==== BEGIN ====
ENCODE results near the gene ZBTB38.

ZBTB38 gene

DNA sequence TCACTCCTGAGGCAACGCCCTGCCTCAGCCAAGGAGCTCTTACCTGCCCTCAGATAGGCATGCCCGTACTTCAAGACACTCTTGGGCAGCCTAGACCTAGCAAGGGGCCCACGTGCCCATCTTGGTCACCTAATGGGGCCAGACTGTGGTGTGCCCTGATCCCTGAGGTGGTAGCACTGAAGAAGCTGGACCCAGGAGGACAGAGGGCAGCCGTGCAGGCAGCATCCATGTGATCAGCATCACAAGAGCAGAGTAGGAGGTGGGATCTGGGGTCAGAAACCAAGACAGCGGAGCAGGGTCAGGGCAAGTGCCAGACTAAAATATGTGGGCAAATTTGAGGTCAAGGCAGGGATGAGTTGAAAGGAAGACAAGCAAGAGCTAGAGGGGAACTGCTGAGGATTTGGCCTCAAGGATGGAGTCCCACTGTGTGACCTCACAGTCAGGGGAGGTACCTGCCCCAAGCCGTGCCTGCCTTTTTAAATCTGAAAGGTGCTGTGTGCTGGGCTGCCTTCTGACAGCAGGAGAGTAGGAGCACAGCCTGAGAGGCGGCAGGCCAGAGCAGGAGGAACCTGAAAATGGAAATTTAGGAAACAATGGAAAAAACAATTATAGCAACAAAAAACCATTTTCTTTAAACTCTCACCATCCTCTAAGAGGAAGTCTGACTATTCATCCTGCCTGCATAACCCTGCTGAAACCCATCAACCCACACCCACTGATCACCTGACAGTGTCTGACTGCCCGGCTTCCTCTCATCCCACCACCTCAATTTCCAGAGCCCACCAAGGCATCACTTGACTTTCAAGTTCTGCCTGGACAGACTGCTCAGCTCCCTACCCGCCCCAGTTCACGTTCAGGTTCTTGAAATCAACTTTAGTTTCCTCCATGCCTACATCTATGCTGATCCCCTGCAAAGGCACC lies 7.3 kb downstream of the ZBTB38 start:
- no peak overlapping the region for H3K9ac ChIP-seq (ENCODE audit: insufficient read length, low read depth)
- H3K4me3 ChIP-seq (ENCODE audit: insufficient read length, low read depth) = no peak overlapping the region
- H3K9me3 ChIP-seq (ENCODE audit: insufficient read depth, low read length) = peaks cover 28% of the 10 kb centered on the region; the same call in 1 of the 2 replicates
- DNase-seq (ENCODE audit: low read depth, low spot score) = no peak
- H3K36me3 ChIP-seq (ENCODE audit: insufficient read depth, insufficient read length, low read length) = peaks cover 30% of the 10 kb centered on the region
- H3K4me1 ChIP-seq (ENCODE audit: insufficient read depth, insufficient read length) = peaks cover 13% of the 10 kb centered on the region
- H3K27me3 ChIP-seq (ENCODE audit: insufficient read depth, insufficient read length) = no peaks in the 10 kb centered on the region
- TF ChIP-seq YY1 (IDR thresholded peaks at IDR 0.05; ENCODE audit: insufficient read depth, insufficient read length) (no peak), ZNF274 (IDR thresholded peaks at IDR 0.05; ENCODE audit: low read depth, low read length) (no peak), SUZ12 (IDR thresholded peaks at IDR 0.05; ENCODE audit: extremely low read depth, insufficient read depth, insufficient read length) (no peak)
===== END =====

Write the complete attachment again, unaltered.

ENCODE results near the gene ZBTB38.

ZBTB38 gene

DNA sequence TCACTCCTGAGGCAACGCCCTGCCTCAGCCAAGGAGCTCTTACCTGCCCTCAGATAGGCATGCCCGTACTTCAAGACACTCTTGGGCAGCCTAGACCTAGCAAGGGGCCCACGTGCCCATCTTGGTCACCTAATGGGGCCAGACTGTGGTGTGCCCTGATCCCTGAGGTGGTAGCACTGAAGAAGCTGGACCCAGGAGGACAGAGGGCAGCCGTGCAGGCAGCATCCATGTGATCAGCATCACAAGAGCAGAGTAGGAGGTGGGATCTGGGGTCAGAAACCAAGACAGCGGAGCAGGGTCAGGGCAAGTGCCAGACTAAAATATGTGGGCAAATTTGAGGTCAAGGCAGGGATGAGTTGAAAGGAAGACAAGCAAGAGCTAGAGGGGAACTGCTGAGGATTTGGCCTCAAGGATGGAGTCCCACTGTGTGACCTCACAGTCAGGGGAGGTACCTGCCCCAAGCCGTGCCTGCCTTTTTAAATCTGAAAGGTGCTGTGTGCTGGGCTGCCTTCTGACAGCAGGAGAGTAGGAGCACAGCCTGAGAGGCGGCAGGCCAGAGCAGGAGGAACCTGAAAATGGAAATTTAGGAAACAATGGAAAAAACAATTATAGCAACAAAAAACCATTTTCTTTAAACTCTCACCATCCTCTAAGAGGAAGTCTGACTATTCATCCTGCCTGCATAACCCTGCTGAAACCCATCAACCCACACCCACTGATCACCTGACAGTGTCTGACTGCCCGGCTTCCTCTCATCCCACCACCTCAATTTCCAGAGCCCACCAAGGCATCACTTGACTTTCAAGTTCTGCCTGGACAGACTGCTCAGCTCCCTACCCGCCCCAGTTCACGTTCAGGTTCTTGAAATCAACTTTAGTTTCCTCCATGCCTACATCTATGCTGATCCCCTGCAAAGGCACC lies 7.3 kb downstream of the ZBTB38 start:
- no peak overlapping the region for H3K9ac ChIP-seq (ENCODE audit: insufficient read length, low read depth)
- H3K4me3 ChIP-seq (ENCODE audit: insufficient read length, low read depth) = no peak overlapping the region
- H3K9me3 ChIP-seq (ENCODE audit: insufficient read depth, low read length) = peaks cover 28% of the 10 kb centered on the region; the same call in 1 of the 2 replicates
- DNase-seq (ENCODE audit: low read depth, low spot score) = no peak
- H3K36me3 ChIP-seq (ENCODE audit: insufficient read depth, insufficient read length, low read length) = peaks cover 30% of the 10 kb centered on the region
- H3K4me1 ChIP-seq (ENCODE audit: insufficient read depth, insufficient read length) = peaks cover 13% of the 10 kb centered on the region
- H3K27me3 ChIP-seq (ENCODE audit: insufficient read depth, insufficient read length) = no peaks in the 10 kb centered on the region
- TF ChIP-seq YY1 (IDR thresholded peaks at IDR 0.05; ENCODE audit: insufficient read depth, insufficient read length) (no peak), ZNF274 (IDR thresholded peaks at IDR 0.05; ENCODE audit: low read depth, low read length) (no peak), SUZ12 (IDR thresholded peaks at IDR 0.05; ENCODE audit: extremely low read depth, insufficient read depth, insufficient read length) (no peak)